Bleeding/Horse Chestnut Canker affects Horse chestnut (Aesculus hippocastanum) of all ages but younger trees are more susceptible. The disease was first reported in the 1970s but up until recent years has been fairly uncommon. Cases rose from four being reported in the year 2000 to over 110 in the year 2006.
Linked to the bacterial pathogen Pseudomonas syringae pv. aesculi and occasionally can be caused by Phytophthora
Mild winters and wetter springs may caused the symptoms to worsen recently
Bleeding areas on the stem or branches, often a reddish/brown or even black colour.
The area where bleeding has oocured may crack and fungi may appear on the surface or appear to grow from the cracks.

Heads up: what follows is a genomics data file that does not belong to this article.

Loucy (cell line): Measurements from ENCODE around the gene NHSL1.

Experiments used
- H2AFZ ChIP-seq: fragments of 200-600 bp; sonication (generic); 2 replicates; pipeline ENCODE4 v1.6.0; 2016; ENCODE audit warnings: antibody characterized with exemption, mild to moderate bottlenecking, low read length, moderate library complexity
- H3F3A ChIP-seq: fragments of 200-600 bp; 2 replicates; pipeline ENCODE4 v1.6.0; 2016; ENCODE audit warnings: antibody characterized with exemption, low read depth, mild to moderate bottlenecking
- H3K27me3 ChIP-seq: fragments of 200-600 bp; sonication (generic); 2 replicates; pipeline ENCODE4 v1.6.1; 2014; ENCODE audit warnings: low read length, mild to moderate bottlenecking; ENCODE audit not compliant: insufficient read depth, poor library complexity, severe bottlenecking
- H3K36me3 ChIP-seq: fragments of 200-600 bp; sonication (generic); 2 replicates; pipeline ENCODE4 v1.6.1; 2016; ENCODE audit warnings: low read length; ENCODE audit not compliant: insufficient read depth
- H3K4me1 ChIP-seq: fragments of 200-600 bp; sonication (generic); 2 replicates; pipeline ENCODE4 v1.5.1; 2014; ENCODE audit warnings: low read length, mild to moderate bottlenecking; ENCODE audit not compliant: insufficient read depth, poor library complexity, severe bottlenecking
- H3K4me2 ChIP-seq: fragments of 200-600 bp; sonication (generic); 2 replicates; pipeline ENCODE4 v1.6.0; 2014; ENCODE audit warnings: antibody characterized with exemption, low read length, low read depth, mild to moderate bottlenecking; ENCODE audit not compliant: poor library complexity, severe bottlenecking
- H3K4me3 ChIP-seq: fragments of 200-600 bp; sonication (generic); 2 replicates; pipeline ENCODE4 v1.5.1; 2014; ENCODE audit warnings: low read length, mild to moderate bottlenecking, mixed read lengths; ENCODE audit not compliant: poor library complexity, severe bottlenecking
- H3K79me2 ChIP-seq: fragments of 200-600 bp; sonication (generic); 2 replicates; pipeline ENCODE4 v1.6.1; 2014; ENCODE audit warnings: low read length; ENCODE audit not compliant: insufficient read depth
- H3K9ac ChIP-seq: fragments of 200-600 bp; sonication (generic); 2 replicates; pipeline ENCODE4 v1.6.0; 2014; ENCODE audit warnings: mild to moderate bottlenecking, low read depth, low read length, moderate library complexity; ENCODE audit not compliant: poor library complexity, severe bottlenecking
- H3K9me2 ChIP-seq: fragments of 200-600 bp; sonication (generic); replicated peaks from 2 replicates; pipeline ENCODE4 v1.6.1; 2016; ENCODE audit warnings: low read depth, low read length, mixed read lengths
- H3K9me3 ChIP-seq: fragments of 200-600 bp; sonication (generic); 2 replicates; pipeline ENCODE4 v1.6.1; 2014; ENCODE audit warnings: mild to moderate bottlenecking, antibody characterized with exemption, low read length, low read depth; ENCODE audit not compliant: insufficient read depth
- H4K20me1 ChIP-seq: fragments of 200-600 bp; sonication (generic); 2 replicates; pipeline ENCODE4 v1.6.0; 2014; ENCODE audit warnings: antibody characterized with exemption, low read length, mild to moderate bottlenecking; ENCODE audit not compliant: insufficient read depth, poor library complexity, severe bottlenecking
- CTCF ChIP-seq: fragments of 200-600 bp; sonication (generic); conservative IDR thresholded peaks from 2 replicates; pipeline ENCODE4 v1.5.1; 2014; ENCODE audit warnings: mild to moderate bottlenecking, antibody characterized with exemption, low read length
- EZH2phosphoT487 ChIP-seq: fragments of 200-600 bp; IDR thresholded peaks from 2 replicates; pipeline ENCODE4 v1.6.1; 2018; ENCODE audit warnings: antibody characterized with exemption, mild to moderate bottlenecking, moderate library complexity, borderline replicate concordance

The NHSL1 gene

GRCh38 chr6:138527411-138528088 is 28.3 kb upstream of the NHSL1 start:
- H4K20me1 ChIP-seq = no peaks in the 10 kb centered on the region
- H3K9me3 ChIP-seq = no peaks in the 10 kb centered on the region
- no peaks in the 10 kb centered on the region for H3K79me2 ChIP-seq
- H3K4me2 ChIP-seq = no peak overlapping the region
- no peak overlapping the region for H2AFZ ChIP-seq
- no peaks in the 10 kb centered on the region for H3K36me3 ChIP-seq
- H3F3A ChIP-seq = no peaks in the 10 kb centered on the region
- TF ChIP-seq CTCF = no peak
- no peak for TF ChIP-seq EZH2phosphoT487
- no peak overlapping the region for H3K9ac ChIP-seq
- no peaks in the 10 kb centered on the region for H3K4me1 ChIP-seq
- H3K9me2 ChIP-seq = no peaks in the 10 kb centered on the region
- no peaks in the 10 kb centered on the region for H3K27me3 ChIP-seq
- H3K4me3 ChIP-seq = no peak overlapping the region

If a tree has multiple bleeds the crown will appear to have yellow foliage and lose its leaves prematurely. Some parts of the crown will fail to flush at all.
Leaves may also appear to be smaller, thinner and wilt in chronic cases.
The inner bark under the bleeding patches will usually be dead with an orangy/brown mottled effect.
At present there is no chemical treatment for Pseudomonas syringae pv. aesculi to either suppress or eradicate the disease. Confirming the case is crucial to getting the right measures in place early.
For more infromation on Horse Chestnut canker please visit forestry.gov